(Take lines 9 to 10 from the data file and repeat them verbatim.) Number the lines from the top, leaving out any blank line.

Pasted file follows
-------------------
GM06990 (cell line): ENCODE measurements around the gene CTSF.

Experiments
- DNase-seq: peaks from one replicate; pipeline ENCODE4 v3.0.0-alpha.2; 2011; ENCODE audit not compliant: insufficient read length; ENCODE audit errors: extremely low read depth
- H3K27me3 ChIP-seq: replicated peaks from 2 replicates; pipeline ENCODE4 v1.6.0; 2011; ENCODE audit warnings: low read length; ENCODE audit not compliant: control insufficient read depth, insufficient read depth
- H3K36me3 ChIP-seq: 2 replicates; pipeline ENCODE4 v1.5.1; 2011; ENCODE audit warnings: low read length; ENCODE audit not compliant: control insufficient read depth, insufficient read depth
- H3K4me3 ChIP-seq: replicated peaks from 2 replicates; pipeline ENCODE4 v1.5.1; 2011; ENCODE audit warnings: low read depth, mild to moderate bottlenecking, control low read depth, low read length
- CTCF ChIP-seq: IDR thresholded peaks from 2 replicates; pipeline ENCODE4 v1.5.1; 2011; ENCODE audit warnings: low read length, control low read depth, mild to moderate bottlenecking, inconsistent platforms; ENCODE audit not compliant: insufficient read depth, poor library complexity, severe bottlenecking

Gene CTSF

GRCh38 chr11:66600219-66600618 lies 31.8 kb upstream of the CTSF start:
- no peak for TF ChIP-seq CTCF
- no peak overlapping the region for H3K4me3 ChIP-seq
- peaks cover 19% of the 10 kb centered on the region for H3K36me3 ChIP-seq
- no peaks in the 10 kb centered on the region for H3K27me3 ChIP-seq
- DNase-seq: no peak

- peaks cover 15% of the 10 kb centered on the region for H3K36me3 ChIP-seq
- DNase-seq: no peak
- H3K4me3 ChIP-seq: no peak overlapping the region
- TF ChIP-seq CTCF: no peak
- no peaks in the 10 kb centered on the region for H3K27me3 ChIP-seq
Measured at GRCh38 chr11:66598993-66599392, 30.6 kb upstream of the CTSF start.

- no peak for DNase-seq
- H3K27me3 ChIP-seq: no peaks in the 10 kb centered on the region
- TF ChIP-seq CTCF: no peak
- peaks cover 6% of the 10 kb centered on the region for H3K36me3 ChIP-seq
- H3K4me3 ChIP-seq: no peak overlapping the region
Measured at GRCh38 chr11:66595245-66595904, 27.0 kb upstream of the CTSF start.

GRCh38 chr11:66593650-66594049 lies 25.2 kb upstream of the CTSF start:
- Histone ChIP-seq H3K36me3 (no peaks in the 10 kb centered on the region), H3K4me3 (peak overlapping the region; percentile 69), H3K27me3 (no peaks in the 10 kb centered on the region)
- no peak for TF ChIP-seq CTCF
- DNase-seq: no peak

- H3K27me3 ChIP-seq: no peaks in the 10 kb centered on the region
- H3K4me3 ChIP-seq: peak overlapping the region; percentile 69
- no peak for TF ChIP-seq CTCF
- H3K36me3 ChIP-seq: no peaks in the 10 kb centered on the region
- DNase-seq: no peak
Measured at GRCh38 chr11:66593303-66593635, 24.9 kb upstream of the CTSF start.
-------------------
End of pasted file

GRCh38 chr11:66600219-66600618 lies 31.8 kb upstream of the CTSF start:
- no peak for TF ChIP-seq CTCF